Of late, he found himself in the “just enough money” category.

Maybe it was just him, but when he had lots of money his problem was perfection.  In both situations he spent all that he had, but when the dollar amounts were great, he took time away from some things he now values tremendously to find “the perfect” item.  First, the perfect piano (really, it is amazing).  Second, the perfect guns.  Then there was the baseball phase.  He bought the authentic Babe Ruth replica mitt.  He found the greatest soft-toss machine, and accompanied it with an on-the-field hitting net the MLB itself uses in spring training.  And just before the money ran out he bought the perfect motorcycles.  One black-and-chrome American classic, and one dirt-cheap faux sport-bike.  Not to mention the top of the line protective gear.

Had he stayed in that position, his next plan to relieve himself of money was race-car driving lessons.  Yep, it was going to be great.  Oh, and not that he was the boastful type, but this was on top of saving for college, having a nice home etc.  But today?  Today, he doesn’t plan out his expenditures.  He pays for what needs to be payed for.  And there’s something more.  It’s difficult to describe, but for him there is a very tangible, attractive quality to the dream of returning to wealth.  It’s almost as if he finds the dream of wealth more gratifying than the possession of wealth.   There are times when he really, really, really hopes to have lots of money again.  Sadly, though, he knows that when he does, the dream will end.

LinkedIn All-Stars Discover Bosses Furious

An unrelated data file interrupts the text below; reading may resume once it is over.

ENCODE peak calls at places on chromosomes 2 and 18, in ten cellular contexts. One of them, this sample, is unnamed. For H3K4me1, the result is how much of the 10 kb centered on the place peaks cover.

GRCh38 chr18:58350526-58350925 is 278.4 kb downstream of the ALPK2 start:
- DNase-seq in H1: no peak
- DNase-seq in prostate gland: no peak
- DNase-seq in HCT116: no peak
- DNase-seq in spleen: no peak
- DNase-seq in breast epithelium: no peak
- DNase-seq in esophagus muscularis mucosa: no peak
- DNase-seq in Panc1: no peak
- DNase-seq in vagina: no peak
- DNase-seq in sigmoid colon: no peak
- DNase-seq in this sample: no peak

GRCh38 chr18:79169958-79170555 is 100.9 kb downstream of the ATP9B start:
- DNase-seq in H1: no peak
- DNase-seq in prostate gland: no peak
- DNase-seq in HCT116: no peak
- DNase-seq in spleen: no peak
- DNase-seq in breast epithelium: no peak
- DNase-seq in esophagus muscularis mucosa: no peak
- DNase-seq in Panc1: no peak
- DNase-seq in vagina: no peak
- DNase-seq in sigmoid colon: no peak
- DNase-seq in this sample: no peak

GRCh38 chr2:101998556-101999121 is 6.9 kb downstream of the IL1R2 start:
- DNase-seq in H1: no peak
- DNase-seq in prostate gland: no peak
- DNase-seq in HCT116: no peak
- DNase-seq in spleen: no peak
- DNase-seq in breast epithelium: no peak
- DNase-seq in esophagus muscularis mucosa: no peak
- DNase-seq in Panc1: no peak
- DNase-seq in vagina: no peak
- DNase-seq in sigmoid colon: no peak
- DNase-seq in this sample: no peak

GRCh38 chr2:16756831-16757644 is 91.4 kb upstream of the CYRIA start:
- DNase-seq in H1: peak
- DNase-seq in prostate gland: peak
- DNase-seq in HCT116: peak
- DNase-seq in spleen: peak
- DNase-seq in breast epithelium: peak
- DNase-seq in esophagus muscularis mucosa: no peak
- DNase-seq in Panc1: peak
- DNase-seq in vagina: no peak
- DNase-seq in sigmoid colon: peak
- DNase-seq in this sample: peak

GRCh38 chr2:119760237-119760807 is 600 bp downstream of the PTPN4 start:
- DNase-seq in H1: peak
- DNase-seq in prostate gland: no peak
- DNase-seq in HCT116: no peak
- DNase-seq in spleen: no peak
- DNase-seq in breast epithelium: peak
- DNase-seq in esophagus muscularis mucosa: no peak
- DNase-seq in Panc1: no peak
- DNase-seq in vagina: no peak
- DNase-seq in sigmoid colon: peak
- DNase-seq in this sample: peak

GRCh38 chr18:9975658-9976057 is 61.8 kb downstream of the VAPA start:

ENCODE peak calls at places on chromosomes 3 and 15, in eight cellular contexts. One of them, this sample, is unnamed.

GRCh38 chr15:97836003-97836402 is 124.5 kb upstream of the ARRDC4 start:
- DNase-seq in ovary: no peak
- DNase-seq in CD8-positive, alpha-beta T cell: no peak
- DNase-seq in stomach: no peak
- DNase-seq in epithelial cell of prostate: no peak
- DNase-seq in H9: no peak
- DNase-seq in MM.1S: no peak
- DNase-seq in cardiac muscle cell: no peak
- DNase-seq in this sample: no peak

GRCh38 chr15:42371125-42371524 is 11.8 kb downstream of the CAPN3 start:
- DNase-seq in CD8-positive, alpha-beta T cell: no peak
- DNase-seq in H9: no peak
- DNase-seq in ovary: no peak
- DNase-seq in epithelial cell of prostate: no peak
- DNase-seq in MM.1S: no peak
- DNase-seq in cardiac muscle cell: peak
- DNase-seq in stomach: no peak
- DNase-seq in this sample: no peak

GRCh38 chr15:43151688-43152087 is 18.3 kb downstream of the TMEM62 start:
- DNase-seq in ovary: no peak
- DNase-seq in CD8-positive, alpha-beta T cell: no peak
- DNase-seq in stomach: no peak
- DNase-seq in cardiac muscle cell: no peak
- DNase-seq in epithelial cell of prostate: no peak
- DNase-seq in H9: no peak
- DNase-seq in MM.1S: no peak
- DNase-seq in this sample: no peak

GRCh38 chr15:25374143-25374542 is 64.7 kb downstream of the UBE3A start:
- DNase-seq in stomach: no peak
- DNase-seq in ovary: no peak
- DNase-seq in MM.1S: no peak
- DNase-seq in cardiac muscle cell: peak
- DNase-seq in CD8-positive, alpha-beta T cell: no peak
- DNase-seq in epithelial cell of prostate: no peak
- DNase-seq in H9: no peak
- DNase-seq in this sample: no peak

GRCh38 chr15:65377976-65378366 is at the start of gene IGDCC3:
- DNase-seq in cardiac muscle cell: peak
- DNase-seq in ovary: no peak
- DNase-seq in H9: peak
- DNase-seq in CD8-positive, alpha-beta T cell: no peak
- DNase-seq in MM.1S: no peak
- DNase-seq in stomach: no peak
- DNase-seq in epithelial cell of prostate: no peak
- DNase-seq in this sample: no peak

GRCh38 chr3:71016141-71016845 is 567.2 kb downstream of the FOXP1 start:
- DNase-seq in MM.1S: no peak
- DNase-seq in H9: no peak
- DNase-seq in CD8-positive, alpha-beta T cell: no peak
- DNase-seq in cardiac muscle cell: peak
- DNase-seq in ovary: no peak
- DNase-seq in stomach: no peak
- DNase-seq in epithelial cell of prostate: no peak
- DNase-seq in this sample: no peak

Earlier this year LinkedIn celebrated its tenth anniversary.  With ten years under its belt, the Silicon Valley tech giant has finally fallen prey to researchers.  The findings aren’t pretty.  Among a newly released 500-page report there are some notable discoveries:

  • 63% of LinkedIn Users report spending time each day to see if the infinite scroll really is infinite.
    • Of those users, 25% admit feeling “genuinely disappointed” when, upon reaching the end, they read “There are no more updates at this time” instead of congratulations for beating the game.
  • 84% of Users have achieved All-Star Profile Strength.
    • Of those Users, 100% believe they are more likely to receive a promotion within the next 6 months because of it.
      • Of those Users, zero worked in companies whose promotion decisions factored in their employee’s LinkedIn Profile Strength.

And most damning,

  • After not having the heart to crush their employee’s hopes and dreams and tell them, “No, browsing LinkedIn is not what I’m paying you to do,” 100% of Bosses spend at least 10-minutes wishing for the “good ol’ days” when employees earned their pay.

Finally, the researchers noted first, that despite these findings, employees generally felt that they were more productive because of LinkedIn and second, that more research should be done to validate their findings.